Family : Aristolochiaceae
Text © Pietro Puccio
English translation by Mario Beltramini
The Aristolochia gigantea Mart. & Zucc. (1824) is native to the pluvial forests of Brazil, Colombia and Panama.
The name of the genus comes from the combination of the Greek words “aristos” = the best, and “locheia” = delivery, with reference to the belief that the plant should help the childbirth; the name of the species is the Latin word “gigantea” = giant, with obvious reference.
Common names: “Brazilian Dutchman’s pipe”, “giant pelican flower” (English); “grand aristolochia du Brésil” (French); “papo-de-peru”, “papo-de-peru-grande”, “papo-de-peru-babada”, “mil-homens”, “jarra-açu”, “aristolóquia”, “jarrinha”, “cipó-mil-homens” (Portuguese); “aristoloquia gigante”, “oreja de elefante”, “pipa del holandés” (Spanish); “Pelikanblume”, “Pfeifenwinde” (German).
Evergreen, climbing plant, with stems lignifying at the base, long up to 10 m. It has alternate obovate-cordate leaves with sharp pale green apex, glabrate on the upper side, with a thin down on the lower one, long up to about 16 cm and 10 cm broad, on 4-6 cm long petioles.
The flowers, on hanging peduncles, are axillar, solitary, without petals, with a calyx formed by an inflated and bent tube, about 12 cm long, of a greenish-white colour, which widens taking the shape of a trumpet with vertical elliptic edge, deeply lobed at the base, long up to about 20 cm and 12 cm broad, with white background colour, later tending to yellow, thickly dotted of dark purple.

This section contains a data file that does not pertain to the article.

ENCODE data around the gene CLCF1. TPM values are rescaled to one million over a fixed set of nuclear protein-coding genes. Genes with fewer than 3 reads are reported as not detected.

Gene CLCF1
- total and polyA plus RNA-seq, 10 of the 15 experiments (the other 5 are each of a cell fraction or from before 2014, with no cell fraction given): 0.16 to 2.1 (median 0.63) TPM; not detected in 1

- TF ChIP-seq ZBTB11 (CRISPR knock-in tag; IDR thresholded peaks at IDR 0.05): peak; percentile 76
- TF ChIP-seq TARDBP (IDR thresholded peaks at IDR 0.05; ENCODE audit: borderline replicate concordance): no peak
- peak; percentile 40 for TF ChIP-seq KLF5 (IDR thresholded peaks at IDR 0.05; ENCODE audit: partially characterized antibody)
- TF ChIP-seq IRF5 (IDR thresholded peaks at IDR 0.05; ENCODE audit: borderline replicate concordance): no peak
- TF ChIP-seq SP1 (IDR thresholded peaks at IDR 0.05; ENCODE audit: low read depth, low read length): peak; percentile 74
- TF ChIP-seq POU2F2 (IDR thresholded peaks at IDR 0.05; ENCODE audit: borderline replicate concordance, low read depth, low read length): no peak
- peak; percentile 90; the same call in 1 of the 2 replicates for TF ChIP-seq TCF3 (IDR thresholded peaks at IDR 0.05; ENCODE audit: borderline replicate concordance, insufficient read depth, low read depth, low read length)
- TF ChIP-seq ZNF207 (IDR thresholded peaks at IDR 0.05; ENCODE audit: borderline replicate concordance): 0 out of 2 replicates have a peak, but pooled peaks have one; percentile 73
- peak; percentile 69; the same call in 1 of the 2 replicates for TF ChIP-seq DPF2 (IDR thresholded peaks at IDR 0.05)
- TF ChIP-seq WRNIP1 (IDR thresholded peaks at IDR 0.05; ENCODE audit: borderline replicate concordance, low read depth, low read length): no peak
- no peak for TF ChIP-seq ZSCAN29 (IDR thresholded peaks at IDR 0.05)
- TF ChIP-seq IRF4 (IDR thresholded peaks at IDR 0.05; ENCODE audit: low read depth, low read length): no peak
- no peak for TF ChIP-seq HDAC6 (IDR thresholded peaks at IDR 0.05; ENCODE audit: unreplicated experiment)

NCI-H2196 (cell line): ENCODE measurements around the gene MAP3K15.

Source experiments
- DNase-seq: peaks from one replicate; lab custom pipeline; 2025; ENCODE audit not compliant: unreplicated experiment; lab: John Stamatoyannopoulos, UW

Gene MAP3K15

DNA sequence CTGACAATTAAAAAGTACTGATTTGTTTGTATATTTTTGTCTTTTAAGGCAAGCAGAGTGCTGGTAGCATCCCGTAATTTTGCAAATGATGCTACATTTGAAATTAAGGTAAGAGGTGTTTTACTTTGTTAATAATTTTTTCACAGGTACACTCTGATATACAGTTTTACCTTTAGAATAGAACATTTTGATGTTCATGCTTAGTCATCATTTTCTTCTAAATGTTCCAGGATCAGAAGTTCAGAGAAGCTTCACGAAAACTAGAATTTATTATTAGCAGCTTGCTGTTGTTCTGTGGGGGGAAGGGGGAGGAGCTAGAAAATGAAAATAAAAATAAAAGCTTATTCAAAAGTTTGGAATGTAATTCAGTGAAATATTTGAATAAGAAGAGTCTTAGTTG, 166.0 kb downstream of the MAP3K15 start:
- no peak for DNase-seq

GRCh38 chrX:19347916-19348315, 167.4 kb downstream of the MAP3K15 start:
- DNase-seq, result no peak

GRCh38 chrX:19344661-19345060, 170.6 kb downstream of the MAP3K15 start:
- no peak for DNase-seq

The orange-yellow fauces is surrounded on the upper part by a black dot and is furnished with white hair which help the entrance of the pollinating insect, but hinder its exit until when the fecundation is happened; the flowers are almost odourless, if compared to many plants of the genus, which emit a stink of rotten flesh. In the aged plants, the flowers can be produced also directly from the stem (cauliflory).
The fruits are greyish, oblong capsules, long about 8 cm and 3 cm broad, dehiscent (fruits which open spontaneously when ripe, along the lines of least resistance thus freeing the seeds), containing several flat, thin and chartaceous seeds, long about 7 mm and 5 mm broad. It usually and easily reproduces by seed, but also by cutting.
Robust climber, very ornamental, due to its unusually shaped huge flowers, cultivable in full sun or mid shade in the tropical, subtropical and marginally warm temperate climates, being damaged in the aerial part already around -1/-2 °C, but resisting to some grades less at its roots level; it is not particular in soil, even if preferring rich of organic substance, draining grounds, kept humid during the vegetative time.
It is cultivable in pot in greenhouses, winter gardens and luminous verandas, with temperatures never inferior than 12/14 °C, best around 20/22 °C. The plant, like others of the same genus, contain some toxic substances, in particular the aristolochic acid, nephrotoxic and carcinogen.
Synonyms: Howardia gigantea (Mart. & Zucc.) Klotzsch (1859); Aristolochia clypeata Linden & André (1870); Aristolochia sylvicola Standl. (1925).
The photographic file of Giuseppe Mazza